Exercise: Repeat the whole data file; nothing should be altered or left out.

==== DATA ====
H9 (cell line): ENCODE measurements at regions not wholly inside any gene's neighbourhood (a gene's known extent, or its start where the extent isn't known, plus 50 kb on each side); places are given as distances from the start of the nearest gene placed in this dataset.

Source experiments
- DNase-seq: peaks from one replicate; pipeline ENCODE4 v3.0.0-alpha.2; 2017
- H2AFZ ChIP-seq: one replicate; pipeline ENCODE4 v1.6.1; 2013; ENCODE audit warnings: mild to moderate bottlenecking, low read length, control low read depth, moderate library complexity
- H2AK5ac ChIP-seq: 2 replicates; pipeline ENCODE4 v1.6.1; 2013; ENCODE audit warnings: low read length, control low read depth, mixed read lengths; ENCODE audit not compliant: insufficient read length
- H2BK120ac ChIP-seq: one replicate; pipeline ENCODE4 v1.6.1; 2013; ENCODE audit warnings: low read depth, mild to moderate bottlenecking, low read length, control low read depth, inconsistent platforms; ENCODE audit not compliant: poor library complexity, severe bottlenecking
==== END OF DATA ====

H9 (cell line): ENCODE measurements at regions not wholly inside any gene's neighbourhood (a gene's known extent, or its start where the extent isn't known, plus 50 kb on each side); places are given as distances from the start of the nearest gene placed in this dataset.

Source experiments
- DNase-seq: peaks from one replicate; pipeline ENCODE4 v3.0.0-alpha.2; 2017
- H2AFZ ChIP-seq: one replicate; pipeline ENCODE4 v1.6.1; 2013; ENCODE audit warnings: mild to moderate bottlenecking, low read length, control low read depth, moderate library complexity
- H2AK5ac ChIP-seq: 2 replicates; pipeline ENCODE4 v1.6.1; 2013; ENCODE audit warnings: low read length, control low read depth, mixed read lengths; ENCODE audit not compliant: insufficient read length
- H2BK120ac ChIP-seq: one replicate; pipeline ENCODE4 v1.6.1; 2013; ENCODE audit warnings: low read depth, mild to moderate bottlenecking, low read length, control low read depth, inconsistent platforms; ENCODE audit not compliant: poor library complexity, severe bottlenecking